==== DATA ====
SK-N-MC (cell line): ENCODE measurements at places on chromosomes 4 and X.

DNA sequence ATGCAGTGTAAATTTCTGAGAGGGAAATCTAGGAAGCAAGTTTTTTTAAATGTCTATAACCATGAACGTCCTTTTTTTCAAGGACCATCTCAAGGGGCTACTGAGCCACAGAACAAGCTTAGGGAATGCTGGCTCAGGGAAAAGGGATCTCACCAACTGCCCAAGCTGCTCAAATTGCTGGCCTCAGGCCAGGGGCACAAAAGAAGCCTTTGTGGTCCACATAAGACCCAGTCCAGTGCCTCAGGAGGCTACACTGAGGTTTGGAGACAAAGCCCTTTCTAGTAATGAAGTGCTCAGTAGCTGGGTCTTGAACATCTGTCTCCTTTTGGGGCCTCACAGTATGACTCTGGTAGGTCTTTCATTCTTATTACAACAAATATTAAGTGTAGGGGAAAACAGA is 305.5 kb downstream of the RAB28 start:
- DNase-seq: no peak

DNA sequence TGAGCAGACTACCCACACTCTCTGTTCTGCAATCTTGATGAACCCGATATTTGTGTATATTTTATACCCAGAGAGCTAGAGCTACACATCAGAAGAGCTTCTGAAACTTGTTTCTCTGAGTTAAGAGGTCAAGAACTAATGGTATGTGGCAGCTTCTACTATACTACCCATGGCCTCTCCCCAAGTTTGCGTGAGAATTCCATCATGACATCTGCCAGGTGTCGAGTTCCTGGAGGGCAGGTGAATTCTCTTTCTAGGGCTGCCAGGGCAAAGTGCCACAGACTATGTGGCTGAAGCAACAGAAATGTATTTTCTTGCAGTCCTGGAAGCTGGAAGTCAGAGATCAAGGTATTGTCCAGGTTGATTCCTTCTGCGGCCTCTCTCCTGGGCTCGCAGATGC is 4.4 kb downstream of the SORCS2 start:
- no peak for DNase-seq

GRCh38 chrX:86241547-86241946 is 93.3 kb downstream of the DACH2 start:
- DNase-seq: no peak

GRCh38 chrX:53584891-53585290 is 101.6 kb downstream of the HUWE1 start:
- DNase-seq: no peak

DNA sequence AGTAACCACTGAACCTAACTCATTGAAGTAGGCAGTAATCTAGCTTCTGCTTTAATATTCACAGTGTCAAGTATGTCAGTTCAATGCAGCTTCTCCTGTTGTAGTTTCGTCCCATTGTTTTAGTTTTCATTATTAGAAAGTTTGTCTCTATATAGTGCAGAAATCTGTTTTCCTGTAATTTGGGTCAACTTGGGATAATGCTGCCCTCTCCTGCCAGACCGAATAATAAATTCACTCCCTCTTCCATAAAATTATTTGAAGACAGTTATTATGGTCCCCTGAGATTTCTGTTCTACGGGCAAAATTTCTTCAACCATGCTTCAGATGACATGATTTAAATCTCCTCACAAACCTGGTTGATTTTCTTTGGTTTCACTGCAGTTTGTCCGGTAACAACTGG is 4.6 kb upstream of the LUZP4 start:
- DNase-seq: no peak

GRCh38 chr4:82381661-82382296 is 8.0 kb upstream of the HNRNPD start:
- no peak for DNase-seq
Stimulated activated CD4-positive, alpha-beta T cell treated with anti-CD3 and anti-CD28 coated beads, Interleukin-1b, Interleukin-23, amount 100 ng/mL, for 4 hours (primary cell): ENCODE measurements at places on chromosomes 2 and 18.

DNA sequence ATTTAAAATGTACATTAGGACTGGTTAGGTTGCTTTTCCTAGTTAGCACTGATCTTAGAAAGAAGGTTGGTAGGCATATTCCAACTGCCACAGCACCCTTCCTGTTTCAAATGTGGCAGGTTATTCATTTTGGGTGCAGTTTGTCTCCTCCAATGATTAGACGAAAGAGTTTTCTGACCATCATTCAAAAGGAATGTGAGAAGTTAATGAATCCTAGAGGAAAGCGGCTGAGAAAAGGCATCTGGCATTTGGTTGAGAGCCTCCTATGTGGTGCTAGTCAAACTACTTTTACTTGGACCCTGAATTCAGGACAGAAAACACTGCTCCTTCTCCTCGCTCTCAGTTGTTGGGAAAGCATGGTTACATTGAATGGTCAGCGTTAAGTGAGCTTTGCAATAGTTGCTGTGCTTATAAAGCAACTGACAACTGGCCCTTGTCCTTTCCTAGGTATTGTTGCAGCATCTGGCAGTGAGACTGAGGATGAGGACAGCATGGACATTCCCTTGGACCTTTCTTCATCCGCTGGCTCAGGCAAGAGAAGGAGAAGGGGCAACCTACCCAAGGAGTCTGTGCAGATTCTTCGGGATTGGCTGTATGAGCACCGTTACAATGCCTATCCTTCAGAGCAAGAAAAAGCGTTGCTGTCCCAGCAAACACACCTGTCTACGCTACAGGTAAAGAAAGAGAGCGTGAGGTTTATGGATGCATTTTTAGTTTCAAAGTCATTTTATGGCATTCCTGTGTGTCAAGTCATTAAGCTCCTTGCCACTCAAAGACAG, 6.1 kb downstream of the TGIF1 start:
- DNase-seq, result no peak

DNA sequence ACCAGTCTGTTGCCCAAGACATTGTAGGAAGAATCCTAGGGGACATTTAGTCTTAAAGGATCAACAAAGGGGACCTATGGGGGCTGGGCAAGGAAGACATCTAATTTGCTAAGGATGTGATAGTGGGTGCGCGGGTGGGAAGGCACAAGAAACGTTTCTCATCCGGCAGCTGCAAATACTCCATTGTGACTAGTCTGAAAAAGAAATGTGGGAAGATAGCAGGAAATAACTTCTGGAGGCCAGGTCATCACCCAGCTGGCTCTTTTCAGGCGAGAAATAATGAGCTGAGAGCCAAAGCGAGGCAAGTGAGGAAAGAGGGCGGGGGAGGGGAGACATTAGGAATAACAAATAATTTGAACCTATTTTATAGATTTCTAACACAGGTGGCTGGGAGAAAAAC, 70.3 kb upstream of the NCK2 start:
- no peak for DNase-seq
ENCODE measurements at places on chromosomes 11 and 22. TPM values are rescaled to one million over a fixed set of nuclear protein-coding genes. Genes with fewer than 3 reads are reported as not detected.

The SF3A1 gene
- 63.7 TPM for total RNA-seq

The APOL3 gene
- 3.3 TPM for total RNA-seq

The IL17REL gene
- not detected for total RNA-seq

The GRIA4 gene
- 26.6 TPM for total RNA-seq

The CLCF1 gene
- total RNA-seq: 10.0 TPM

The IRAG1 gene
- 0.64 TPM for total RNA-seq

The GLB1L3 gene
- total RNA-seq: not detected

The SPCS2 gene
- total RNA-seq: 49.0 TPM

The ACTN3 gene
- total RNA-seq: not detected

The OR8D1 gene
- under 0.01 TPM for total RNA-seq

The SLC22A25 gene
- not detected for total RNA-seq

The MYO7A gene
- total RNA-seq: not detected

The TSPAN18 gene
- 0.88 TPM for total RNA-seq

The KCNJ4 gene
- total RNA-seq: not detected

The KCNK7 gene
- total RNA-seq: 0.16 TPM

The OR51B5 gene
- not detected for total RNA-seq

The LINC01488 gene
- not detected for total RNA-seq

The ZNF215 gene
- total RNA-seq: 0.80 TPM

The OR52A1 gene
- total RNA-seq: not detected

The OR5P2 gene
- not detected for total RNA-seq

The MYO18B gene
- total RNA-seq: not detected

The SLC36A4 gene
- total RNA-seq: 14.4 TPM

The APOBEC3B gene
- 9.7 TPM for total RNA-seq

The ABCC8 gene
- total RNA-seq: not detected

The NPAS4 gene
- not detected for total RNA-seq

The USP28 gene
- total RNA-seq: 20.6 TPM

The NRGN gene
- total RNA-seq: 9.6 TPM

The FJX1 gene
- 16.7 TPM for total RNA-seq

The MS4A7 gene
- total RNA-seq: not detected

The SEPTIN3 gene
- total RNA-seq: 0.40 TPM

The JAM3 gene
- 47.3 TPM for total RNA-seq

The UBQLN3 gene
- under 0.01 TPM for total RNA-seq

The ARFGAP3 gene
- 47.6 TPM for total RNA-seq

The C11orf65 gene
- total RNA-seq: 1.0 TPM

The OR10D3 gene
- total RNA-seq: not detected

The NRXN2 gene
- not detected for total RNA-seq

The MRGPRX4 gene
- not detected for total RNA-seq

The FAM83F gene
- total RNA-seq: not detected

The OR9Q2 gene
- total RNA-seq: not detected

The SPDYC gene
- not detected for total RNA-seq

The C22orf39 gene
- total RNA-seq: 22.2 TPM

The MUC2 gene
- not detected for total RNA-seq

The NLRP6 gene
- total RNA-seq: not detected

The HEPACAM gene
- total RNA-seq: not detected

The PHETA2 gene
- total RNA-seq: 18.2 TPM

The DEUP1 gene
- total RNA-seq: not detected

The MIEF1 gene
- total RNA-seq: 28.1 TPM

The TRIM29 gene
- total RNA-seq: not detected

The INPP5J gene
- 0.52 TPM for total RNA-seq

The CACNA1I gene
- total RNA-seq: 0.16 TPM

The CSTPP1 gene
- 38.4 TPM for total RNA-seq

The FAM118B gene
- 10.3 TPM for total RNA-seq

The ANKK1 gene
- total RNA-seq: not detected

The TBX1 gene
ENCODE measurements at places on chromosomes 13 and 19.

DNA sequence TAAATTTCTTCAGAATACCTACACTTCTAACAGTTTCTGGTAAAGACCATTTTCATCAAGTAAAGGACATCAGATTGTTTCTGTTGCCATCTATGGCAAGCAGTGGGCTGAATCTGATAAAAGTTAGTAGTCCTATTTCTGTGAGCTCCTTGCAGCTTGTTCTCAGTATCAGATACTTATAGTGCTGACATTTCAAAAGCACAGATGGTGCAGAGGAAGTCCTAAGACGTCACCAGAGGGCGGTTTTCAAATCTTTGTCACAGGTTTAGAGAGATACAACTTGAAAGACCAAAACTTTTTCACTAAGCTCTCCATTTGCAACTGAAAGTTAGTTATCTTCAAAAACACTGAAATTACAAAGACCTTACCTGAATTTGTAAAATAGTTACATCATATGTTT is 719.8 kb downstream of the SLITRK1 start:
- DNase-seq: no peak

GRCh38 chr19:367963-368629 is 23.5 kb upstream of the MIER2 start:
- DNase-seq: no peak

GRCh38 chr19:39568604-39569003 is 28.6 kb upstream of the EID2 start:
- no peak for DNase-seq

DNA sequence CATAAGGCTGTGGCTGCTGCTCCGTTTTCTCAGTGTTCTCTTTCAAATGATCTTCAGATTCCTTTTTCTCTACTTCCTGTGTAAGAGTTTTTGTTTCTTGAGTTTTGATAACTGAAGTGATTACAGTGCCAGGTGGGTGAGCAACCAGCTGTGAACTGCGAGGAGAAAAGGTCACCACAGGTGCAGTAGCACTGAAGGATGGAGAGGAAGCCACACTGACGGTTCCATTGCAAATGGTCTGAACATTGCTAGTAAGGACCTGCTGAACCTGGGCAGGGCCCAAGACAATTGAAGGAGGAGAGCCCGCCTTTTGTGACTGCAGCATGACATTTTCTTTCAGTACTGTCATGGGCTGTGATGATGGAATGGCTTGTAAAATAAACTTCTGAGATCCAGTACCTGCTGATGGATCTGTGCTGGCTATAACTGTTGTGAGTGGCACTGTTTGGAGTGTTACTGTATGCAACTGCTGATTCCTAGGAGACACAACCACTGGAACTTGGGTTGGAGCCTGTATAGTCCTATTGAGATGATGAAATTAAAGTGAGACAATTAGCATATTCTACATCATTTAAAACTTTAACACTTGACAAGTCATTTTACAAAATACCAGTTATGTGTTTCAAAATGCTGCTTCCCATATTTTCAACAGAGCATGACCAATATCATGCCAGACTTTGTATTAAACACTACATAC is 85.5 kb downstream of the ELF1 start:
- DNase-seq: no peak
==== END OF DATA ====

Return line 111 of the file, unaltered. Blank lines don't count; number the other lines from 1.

- total RNA-seq: not detected